Warning: Late repayment can cause you serious money problems. For help, go to moneyadviceservice.org.uk
Balance transfers are a really great way to slow down the mounting interest on your debts if when you find a credit card or bank account that allows you to move an outstanding balance from one account to another.
How? Simple. Lots of credit card providers try to entice new customers by offering a period of 0% interest on new accounts for a set period. For example, let’s say you have an outstanding balance on a credit card that is attracting interest of 20% on a balance of £1,000.
If you transfer the £1,000 from your current credit card to the new credit card you will no longer be paying any interest for the interest free period of the new credit card.
You save money on not having to paying interest which you can now use to pay down the outstanding balance.
You also benefit by effectively paying off an entire debt on the original card, this can only be a positive thing for your credit score.
Always keep a look out for credit cards offers with interest free balance transfers.
It is important that you understand the way in which payments are applied to the balance on your credit card.
Say you have a balance of £1,000 on your card with interest of £50. This brings the balance to £1,050
Now you decide to pay £100 towards your balance. The card company will use the £100 to pay off the £50 interest first and then £50 off the balance.
You end up with a balance of £950.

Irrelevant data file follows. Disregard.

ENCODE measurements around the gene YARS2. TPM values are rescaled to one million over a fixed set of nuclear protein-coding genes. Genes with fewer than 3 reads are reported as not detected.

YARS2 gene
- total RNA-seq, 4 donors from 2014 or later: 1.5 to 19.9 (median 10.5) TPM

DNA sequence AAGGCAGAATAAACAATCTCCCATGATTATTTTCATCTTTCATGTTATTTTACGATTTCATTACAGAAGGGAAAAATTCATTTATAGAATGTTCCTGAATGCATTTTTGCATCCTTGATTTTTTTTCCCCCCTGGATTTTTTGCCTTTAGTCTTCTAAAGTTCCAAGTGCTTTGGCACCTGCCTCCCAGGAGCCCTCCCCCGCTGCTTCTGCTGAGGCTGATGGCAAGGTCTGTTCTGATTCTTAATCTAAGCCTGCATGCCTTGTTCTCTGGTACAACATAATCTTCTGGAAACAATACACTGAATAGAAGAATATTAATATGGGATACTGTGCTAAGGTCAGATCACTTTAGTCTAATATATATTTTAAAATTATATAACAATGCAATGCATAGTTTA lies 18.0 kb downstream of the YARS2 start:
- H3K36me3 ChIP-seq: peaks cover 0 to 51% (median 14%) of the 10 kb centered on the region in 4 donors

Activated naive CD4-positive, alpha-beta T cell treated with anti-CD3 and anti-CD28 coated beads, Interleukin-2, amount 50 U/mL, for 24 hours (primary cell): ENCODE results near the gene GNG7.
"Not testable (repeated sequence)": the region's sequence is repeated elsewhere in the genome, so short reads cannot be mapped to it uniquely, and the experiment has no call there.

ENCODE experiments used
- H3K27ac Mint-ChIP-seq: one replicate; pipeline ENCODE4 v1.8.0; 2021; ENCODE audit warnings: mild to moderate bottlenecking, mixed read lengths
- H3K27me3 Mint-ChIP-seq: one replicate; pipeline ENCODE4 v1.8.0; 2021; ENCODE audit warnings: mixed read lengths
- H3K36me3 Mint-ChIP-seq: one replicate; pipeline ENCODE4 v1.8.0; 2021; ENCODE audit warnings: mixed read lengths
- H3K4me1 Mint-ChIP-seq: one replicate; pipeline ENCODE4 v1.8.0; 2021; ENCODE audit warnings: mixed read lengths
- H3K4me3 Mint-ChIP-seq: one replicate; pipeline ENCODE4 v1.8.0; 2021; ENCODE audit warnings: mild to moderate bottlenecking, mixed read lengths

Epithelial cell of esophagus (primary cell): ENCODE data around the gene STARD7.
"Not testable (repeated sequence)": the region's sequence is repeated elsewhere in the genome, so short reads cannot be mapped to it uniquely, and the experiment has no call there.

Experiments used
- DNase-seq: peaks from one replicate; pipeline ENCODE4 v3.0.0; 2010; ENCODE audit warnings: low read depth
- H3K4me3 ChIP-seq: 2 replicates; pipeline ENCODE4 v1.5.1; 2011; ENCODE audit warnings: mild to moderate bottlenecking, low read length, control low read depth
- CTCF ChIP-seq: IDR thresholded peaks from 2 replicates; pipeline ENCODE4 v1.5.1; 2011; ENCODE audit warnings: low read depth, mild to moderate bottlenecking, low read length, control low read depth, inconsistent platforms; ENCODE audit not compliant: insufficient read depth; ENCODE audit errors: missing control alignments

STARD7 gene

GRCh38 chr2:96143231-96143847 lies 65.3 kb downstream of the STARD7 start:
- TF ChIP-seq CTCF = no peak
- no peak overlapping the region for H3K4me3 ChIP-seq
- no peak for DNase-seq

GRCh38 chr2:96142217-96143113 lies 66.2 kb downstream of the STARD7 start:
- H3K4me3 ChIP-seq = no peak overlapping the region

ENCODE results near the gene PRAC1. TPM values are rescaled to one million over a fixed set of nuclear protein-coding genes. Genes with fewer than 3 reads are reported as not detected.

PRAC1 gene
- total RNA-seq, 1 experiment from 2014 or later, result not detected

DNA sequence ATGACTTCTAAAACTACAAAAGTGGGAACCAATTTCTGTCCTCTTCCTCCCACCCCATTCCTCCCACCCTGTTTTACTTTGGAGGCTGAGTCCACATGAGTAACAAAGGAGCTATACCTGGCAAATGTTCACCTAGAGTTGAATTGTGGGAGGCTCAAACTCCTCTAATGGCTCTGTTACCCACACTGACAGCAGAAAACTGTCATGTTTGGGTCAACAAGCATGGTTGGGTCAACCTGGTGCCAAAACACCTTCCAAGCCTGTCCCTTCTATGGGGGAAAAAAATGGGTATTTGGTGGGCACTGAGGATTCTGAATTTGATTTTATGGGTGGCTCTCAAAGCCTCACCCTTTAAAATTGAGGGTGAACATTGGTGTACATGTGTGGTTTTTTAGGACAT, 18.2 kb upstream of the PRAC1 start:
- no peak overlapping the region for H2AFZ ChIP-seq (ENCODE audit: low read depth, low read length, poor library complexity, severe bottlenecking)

Each month the interest is still being added to the balance, so next month the balance is £990, this time you have £40 interest and you pay another £100.
Again, the credit card company will use the first £40 to pay off the interest and the other £60 to pay off the principle, now you are down to £890
Because the interest is being added each month it will take a long time to repay the entire balance.
Credit card companies ask you to pay the minimum and the minimum is always around the same amount as the interest accumulated over the previous month. You are simply giving money away. This is why it’s important to pay off more than the minimum each month, even if it is an extra £20 more than the minimum is better than nothing. It may take you a long time to repay but at least you will repay the balance at some point.
How To Game The System?
It is simply not enough for you to simply more the balance from one card to another to just let it sit there for the entire term of the 0% period.
Once you transfer the entire balance to the new card you have the plan to pay off the majority of the balance if not all of the balance in the 0% interest period to maximise the benefit.
Recall in the previous example of paying back £100 per month, not all the money went to pay down the balance.
Now when you repay £100 per month, you will bring the balance down to £400. At this point the credit card company will start to charge you interest once again.
It is important that now you have to pay at least £167 each month to clear the entire balance. If you can’t manage the additional £67 then try to get as close to it as possible. You would be surprised how much money you can save by not buying that morning coffee and bringing your own sandwiches to lunch instead.